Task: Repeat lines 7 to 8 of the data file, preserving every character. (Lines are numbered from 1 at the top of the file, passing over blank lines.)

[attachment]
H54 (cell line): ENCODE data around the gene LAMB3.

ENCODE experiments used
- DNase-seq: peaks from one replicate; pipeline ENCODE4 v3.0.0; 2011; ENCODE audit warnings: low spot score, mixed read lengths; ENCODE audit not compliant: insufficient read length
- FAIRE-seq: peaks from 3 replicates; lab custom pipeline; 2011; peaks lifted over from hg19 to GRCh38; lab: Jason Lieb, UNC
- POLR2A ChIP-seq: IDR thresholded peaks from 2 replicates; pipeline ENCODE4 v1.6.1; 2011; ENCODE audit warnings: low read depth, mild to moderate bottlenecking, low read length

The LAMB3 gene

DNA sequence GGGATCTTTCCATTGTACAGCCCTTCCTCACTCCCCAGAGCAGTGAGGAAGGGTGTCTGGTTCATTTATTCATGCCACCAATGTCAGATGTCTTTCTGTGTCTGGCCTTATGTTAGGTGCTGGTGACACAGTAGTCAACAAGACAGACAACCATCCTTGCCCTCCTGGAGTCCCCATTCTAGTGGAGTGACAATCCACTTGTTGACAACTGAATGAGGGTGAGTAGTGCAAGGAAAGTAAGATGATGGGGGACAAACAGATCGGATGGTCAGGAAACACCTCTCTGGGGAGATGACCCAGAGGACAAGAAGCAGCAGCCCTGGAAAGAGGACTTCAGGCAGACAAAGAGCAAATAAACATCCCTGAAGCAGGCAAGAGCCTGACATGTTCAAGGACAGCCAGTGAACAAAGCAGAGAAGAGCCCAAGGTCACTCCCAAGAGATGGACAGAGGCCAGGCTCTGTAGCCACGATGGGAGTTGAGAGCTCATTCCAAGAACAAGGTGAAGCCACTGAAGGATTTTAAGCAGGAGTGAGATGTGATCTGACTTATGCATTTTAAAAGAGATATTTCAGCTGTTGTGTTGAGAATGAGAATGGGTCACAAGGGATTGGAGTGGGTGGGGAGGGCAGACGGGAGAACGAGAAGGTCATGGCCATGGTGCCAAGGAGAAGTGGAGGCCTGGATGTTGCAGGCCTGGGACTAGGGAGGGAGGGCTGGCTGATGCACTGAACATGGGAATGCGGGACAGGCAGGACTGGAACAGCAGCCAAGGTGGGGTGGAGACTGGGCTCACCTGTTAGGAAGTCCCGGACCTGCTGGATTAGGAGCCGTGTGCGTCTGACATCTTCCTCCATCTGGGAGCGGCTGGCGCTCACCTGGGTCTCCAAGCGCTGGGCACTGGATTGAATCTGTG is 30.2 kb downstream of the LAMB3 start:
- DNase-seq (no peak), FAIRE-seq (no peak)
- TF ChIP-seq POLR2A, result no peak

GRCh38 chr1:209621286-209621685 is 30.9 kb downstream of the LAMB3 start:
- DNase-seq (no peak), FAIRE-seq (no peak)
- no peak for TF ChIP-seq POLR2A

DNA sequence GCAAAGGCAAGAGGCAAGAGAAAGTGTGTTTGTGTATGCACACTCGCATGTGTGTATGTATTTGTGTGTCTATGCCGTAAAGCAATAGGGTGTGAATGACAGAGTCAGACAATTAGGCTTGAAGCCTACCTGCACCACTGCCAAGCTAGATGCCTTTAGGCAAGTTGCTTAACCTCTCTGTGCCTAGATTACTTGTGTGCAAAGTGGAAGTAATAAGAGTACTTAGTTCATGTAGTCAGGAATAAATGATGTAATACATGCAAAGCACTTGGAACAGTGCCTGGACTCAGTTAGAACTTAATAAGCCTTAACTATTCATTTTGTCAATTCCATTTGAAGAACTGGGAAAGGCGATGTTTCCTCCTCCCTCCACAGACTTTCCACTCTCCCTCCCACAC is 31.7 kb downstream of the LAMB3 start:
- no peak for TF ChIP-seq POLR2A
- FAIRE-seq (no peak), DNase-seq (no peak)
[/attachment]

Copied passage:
DNA sequence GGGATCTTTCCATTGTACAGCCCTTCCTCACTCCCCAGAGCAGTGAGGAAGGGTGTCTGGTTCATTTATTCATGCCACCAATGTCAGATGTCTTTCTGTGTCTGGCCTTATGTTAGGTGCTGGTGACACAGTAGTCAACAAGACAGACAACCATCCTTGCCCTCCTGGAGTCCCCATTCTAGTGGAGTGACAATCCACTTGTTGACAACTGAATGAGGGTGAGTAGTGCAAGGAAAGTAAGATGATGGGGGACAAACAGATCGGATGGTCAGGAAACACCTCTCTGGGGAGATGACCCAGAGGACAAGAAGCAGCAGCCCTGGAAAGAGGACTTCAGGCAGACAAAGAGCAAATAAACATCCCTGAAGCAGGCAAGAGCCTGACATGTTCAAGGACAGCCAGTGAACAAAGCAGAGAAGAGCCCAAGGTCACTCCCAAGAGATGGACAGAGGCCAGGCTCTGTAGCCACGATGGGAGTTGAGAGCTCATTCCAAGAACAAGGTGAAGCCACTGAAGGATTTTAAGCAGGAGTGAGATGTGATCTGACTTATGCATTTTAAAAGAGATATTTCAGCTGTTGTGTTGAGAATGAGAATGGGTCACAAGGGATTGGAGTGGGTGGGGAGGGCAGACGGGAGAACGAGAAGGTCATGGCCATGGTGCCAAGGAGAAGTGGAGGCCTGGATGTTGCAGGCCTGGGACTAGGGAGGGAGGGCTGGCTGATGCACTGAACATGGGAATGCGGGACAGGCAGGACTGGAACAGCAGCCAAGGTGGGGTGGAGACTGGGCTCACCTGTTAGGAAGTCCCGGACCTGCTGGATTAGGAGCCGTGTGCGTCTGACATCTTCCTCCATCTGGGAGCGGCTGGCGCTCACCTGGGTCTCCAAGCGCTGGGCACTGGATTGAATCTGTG is 30.2 kb downstream of the LAMB3 start:
- DNase-seq (no peak), FAIRE-seq (no peak)